Some year and a half ago I ran into an economics Ph.D. student who did his undergrad in math & economics. When he heard I was a set theory student he began asking me "foundational questions", but he wasn't at all interested in an answer. He was interested in showing his superiority over a set theorist. The discussion quickly deteriorated into me trying to explain something and him replying "So what's <something>?" without paying any attention or showing the slightest interest in my actual answer.
People who want to ask provocative questions must listen to others, otherwise they are no better than the cranks we keep banishing from the site. If you want to complain about how you don't understand a particular topic, that's fine, but unless you are going to be receptive to the likely possibility that you are wrong, and listen to what others have to say, there is little to no point in posting on this site, or on any other community which respects itself.
Max,
My point is that if you want to ask provocative questions, of any sort, then you need to be:
Extra careful in their formulation, as not to offend those that you want to answer. It's easy to misunderstand Godel's incompleteness theorems, but there is a huge difference between asking "What am I missing here?" and "Is Godel wrong because ...?". Where the former shows some humility and respect to the generations of mathematicians that examined the proofs from top and bottom, the latter implies that the person asking the question is better than those people because they are all wrong.
Very open to the fact that it is far more likely scenario that you are wrong/misunderstanding the concept, than to that your "thought provoking question" is going to wake everyone up from the Cantorian/Godelian/otherwise nightmare that has been haunting mathematics for the past who knows how many years.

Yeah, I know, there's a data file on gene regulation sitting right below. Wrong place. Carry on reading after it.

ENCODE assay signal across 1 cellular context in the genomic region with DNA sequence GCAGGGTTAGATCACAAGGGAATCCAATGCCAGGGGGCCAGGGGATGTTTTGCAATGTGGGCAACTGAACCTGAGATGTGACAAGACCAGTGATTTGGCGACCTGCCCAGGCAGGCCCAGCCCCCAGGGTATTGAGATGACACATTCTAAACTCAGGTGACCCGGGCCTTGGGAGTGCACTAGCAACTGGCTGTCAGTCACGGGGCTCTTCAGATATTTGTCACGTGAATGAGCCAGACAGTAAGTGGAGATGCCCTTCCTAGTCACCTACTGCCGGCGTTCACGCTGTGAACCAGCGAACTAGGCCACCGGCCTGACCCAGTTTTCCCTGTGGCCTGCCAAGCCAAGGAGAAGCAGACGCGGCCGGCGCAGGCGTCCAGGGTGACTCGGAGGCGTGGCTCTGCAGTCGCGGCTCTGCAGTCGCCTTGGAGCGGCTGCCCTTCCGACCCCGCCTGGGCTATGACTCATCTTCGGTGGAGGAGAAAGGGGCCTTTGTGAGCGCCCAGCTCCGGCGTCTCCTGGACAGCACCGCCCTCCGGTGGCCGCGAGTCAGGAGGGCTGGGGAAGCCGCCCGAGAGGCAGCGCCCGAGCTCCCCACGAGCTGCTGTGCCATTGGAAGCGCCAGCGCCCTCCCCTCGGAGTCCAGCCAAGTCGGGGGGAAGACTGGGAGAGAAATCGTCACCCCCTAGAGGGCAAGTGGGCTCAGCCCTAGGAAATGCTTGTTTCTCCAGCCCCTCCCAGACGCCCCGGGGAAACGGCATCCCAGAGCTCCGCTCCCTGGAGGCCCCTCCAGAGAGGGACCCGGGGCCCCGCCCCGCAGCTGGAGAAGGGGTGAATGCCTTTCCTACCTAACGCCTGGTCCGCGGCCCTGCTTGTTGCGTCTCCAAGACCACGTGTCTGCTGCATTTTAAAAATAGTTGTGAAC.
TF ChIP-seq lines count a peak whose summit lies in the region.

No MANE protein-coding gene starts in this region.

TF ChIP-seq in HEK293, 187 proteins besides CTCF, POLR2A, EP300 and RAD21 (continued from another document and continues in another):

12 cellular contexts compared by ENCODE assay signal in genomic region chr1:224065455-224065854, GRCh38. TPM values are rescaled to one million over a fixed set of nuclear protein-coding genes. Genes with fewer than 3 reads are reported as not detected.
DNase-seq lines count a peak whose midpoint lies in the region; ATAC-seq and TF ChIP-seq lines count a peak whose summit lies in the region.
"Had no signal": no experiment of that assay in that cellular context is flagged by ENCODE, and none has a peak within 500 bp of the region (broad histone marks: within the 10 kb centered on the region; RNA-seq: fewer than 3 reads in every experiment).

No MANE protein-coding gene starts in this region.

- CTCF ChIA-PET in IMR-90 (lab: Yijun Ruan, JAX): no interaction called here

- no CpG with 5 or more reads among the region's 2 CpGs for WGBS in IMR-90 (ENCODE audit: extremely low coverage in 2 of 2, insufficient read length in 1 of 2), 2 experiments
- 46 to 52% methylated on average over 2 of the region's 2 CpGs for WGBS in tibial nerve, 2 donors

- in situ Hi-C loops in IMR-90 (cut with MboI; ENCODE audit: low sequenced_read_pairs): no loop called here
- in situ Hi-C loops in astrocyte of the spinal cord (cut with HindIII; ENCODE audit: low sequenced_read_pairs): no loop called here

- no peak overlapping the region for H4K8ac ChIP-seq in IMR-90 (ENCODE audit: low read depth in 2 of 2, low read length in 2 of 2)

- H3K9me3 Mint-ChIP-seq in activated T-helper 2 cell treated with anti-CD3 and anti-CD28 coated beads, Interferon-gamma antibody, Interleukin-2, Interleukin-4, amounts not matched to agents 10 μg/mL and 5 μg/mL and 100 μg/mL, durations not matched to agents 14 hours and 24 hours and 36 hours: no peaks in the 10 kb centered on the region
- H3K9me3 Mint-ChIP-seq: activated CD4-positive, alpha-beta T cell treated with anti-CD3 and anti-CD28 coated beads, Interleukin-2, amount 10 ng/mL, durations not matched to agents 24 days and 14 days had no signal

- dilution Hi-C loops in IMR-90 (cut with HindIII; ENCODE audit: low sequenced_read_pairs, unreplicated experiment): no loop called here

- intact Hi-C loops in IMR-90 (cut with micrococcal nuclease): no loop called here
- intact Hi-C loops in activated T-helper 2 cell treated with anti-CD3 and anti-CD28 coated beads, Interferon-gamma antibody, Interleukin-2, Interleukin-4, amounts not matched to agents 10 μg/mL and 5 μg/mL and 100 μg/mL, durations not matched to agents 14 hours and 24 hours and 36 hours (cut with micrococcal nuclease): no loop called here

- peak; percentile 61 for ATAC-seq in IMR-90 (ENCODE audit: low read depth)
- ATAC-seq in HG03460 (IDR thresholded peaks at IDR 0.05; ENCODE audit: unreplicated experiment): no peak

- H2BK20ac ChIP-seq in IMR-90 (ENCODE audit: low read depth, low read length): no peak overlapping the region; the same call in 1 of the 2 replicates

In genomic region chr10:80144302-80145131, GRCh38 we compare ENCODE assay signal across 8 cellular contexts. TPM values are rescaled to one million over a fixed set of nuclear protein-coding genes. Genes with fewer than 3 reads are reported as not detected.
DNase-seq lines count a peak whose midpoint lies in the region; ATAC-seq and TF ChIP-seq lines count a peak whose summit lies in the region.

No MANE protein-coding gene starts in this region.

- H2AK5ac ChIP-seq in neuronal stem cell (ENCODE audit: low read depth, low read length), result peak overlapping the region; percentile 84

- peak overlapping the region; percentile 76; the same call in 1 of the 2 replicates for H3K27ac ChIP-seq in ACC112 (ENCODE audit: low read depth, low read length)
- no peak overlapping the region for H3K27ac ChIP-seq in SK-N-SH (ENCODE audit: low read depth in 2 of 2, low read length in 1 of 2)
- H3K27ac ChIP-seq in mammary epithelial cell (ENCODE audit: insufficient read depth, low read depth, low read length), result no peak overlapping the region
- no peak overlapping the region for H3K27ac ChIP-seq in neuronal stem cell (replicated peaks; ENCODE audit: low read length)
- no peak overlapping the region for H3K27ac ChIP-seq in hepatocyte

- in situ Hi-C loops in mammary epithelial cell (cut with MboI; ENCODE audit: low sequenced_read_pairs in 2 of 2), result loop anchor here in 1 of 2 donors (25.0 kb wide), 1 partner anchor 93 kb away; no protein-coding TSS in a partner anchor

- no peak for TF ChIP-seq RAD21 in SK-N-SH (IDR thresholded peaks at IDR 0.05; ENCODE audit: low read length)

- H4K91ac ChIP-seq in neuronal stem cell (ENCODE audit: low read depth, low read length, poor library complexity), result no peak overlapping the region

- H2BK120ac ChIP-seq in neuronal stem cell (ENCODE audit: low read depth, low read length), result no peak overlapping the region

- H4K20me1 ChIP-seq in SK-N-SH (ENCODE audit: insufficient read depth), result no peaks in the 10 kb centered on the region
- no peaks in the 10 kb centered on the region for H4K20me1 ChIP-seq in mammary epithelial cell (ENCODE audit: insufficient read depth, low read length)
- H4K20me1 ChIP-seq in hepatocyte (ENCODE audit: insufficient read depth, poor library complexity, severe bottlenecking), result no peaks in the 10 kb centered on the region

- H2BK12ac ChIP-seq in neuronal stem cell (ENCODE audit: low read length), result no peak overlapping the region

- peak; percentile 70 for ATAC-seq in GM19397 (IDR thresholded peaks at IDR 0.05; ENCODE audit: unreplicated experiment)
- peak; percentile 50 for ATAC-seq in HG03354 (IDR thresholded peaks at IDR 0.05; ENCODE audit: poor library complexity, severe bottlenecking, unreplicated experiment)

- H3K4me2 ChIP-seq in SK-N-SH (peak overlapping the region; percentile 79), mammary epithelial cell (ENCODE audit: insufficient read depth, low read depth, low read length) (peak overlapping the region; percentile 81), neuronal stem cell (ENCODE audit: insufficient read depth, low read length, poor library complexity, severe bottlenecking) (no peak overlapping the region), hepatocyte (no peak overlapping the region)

Thomas' comment on the meta makes him sound as if all those hundreds (if not thousands) of extremely capable people that studied set theory in the past 91 years are wrong, and blind and it's quite insulting. I was ambivalent regarding closing/reopening the question in the topic, but I can assure you that with the current attitude I find it quite worthless and will vote to re-close it if it were to reopen (unless I'll see an improvement from Thomas' side).
Why your answer downvoted? Probably because it's not really an answer but more of "Ah! I agree!!! Look at the question I asked which proves that incompleteness is a disease in the foundations of mathematics!" sort of a comment. I didn't downvote, but I can understand those who did.
Because MathOverflow is not your local department's afternoon tea. It's not meant for philosophical and elaborate discussions about what is better or worse. The goal of MathOverflow is to provide a platform for mathematicians to ask (relatively) concrete questions with (relatively) concrete answers about their mathematical works. It is true that sometimes big list, or soft questions appear, but those are usually made in good taste and are closed otherwise.
Asking a question to invite an open-ended discussion which is unlikely to convince any of the parties taking sides in it is by definition a non-constructive question which invites closing (and possibly deletion) votes.
As for my subjective point of view, yes. It is my subjective point of view that Thomas made a condescending comments here, but it is the responsibility of whoever poses the provocative question to avoid hurting the feelings of other people, not the other way around. Thomas failed in that task, which signals me (and probably other people too) that it is not a well-phrased question.
I find your comments in this thread to be almost unreadable, Max1. If you don't want to be treated like a troll, please act in a way that indicates you want to be treated seriously.
Sigh. I suggest we close this thread. I apologize for the role I played in sending it down this path.
fedja, there is a difference between writing a comment, and posing a question. In particular "a provocative question".
Closing...